I found a really cool APP for my iPhone called “Night Sky,” and it’s free. If you hold it overhead it shows you the sky both above and below the horizon from your vantage point, including the names of stars and planets. It also includes the outlines of constellations by connecting the dots.
I don’t know if you are a stargazer, but from the time I was a boy my father taught me to find and identify stars and constellations in the night sky. In the old days, 50 years ago, he used to hold a cardboard wheel chart overhead and I, being much shorter, held a flashlight on it from below. We used to stand out in the driveway of our little house and study the night sky.
One thing I learned from those days was that, during this time of the year, we are in the “dog days” of summer. It is usually the hottest time of the year in the northern hemisphere. The term “dog days” has been used for centuries. In fact, it was a term used by the Romans and, before them, the Greeks. This time of the year gets its name from the fact that the star Sirius – the “dog star” – used to rise at about the same time as the sun, and Sirius is the brightest star in the constellation Canis Major (large dog). I say that the star “used to” rise with the sun, because it no longer does. Why? Well, get a load of this.
You probably know something about the Earth’s orbit. You probably know that, in addition to orbiting the sun, Earth also rotates on its own axis. But did you know that Earth’s axis “wobbles”? In fact, just as there is a predictable amount of time that it takes for Earth to make one rotation (24 hours) and a predictable amount of time that it takes Earth to orbit the sun (365 ¼ days), there is also a very predictable pattern to the wobble of its axis.
If one were to imagine an axle running directly between the poles of the earth and extending beyond the surface, that axle would make a little cone shape as the wobble pushes both ends of that axle around in a circle. How long does it take for the wobble to make a full circle? Twenty-six thousand years.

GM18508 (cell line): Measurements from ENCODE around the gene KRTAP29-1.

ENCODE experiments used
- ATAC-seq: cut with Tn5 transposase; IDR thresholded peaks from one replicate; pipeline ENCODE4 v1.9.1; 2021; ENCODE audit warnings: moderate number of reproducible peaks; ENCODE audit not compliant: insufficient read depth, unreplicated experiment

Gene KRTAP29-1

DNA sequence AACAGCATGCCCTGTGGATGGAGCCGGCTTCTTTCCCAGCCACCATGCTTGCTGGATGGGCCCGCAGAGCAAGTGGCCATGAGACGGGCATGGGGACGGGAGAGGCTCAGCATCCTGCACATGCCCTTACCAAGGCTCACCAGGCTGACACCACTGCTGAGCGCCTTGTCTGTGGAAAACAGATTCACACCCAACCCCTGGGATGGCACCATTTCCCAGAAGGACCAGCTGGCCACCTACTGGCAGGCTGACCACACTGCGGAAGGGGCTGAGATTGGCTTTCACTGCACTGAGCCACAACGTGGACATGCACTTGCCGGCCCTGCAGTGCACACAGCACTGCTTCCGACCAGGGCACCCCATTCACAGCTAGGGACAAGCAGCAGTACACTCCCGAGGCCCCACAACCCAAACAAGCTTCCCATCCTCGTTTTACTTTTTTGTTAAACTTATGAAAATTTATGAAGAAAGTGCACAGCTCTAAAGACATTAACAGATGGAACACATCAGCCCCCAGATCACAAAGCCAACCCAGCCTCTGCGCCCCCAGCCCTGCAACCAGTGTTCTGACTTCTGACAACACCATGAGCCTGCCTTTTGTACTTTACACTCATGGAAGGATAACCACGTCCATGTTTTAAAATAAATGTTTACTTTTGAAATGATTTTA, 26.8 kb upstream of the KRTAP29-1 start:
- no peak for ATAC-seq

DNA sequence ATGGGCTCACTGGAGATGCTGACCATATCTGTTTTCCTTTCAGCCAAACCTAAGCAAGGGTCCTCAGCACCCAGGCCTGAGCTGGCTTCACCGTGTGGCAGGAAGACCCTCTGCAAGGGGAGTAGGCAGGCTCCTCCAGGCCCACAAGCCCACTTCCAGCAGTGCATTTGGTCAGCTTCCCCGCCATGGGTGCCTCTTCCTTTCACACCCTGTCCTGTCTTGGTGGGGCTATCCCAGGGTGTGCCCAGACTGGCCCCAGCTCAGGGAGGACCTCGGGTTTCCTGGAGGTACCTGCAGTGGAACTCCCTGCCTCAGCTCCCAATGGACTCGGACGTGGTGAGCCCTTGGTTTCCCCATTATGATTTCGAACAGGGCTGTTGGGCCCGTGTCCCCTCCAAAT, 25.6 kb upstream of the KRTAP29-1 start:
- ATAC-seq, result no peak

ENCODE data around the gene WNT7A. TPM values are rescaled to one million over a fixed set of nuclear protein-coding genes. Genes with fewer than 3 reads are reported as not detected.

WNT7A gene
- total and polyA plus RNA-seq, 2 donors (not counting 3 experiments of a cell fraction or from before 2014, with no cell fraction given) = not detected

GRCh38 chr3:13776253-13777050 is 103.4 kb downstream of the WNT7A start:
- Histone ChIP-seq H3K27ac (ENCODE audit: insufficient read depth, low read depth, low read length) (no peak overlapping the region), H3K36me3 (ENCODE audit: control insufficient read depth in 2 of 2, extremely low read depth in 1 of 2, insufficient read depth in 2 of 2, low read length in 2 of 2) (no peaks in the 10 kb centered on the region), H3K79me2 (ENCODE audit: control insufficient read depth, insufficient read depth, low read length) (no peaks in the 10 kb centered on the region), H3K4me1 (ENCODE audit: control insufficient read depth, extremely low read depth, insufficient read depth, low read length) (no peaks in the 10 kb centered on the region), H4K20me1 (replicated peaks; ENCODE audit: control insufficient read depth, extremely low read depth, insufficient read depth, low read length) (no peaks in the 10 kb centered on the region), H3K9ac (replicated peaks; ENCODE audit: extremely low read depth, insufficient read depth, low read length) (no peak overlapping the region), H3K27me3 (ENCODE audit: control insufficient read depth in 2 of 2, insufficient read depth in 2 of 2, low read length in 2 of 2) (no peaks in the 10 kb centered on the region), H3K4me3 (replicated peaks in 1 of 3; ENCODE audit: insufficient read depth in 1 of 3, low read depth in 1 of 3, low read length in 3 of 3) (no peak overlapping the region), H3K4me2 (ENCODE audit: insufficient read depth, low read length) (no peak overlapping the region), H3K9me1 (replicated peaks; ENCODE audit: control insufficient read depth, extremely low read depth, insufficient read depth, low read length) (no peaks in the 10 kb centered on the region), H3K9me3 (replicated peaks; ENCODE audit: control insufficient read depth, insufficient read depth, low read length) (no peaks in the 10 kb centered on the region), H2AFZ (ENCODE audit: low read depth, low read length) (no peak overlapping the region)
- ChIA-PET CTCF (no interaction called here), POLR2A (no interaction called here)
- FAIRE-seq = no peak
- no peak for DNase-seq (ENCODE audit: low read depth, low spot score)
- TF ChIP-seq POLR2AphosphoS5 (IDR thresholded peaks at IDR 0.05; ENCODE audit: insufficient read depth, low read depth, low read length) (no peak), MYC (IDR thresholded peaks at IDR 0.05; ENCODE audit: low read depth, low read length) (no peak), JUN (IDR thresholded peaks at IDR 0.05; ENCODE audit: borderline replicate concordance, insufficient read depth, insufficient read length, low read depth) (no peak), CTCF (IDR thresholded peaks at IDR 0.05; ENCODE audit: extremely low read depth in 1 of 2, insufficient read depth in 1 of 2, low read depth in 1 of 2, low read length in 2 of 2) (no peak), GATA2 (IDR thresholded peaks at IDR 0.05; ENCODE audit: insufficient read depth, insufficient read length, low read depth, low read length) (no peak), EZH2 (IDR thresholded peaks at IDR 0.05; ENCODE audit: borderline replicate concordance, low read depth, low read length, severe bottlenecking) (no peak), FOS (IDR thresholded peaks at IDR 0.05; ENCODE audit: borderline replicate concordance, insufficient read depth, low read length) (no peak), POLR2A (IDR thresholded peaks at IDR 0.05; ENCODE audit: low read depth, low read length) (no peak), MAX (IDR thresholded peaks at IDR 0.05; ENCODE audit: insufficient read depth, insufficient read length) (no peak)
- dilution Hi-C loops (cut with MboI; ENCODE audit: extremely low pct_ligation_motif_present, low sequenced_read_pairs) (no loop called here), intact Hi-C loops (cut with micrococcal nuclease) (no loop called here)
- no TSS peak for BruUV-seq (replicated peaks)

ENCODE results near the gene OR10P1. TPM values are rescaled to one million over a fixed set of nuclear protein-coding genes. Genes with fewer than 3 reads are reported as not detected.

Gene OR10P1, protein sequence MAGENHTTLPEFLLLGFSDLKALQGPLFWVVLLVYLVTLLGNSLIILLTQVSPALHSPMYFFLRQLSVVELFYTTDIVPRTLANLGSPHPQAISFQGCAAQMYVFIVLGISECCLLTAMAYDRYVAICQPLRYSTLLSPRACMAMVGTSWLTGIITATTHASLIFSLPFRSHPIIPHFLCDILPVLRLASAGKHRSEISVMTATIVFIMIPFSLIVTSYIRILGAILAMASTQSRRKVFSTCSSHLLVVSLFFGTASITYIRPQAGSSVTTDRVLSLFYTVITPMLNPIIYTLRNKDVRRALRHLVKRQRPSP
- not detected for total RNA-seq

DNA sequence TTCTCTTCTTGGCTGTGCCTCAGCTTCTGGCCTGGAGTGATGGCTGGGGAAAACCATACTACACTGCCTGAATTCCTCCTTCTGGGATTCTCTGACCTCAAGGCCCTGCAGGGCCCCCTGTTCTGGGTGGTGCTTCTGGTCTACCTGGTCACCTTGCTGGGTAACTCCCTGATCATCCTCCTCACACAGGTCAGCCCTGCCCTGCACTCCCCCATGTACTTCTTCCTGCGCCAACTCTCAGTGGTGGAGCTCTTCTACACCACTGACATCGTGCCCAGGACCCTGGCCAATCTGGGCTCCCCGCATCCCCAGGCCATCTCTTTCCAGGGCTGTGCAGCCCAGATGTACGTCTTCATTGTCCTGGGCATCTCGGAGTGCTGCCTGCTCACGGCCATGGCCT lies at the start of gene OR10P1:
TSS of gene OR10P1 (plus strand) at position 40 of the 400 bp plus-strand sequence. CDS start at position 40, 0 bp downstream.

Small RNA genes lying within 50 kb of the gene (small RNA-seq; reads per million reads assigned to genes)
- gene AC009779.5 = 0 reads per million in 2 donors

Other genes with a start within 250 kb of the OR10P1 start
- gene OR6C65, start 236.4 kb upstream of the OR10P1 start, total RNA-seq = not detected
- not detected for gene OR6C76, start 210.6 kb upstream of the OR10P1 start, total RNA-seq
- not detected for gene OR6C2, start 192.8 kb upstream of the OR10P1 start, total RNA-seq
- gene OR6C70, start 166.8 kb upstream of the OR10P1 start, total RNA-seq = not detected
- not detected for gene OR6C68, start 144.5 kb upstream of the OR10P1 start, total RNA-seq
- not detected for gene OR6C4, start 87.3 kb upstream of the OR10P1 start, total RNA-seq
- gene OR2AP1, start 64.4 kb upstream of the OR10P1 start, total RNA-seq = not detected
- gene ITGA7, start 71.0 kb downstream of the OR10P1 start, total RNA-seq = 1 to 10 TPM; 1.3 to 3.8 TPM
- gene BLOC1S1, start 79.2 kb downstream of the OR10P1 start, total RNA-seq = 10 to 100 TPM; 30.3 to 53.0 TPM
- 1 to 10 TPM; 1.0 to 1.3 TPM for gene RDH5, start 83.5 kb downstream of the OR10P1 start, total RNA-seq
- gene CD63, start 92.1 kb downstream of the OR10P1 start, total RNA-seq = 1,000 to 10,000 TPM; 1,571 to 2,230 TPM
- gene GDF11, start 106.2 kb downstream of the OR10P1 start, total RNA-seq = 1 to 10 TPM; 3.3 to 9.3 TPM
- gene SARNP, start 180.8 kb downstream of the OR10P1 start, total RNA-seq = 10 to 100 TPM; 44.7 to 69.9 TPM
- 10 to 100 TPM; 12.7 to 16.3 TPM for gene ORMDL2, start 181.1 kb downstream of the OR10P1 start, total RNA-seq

Recently a friend of mine who works for the FAA told me that at his airport they recently had to renumber the runways because the polar shift had proceeded beyond 2 degrees. This got me to thinking.
Earth is actually closer to the sun in the winter than it is in the summer, but because the tilt of Earth puts the northern hemisphere closer to the sun in the summer, it is our warm season. The opposite is true for the southern hemisphere.
So if Earth’s axis is shifting, that means that during some periods of time for about 13,000 years the northern hemisphere will get closer to the sun, and at other periods of time for about the next 13,000 years it will get farther away. Might this help explain why temperatures seem to be changing ever so slightly?
According to scientists, this phenomenon does explain why Sirius doesn’t rise with the sun anymore. Earth has wobbled off that pattern, and Sirius and the sun don’t show up at exactly the same time anymore.
The ancient Egyptians noticed that Sirius rose with the sun at about the same time as the Nile flooded and the weather got hotter. And any number of authors, poets, songwriters and cultural commentators have used the phrase “dog days” of summer to describe this time of year.
But of all the things for which we might use the phrase today it seems that the earliest recorded uses were all tied to the dog star Sirius. In those days before published calendars, before electronics, before satellites, GPS and before modern science had explained so much of our natural world to us, it was very common for man to look toward the heavens for guidance, not only spiritually, but for help determining when to plant, when to harvest and what was coming.
The other night I felt a bit nostalgic standing out in the middle of our farm, miles from any light pollution, looking up at the inky black sky peppered with silver light. I remembered the days of standing like that with my dad, naming the stars, seeing the constellations and wondering how they all got their name.
And putting my iPhone up overhead, moving it around and seeing it all come to life right before my eyes I marveled at how far we had come since the days of that cardboard wheel and the printed instructions, my little Boy Scout flashlight shining up at my dad’s hands as he guided me with his nightly lessons.
As I put the phone down and looked into eternity with my naked eyes, I knew that among those stars somewhere Dad was looking back down at me and smiling.
Sharing that experience with one of my sons made me realize that with modern technology not only can old dogs learn new tricks, but we can teach a few of them too. Siriusly.
Marcus Carey is a Northern Kentucky lawyer with 32 years experience. He is also a farmer, talk radio host and public speaker who loves history and politics. He is a prolific and accomplished writer whose blog, BluegrassBulletin.com, is “dedicated to honest and respectful comment on the political and cultural issues of our time.” He writes a regular commentary for KyForward.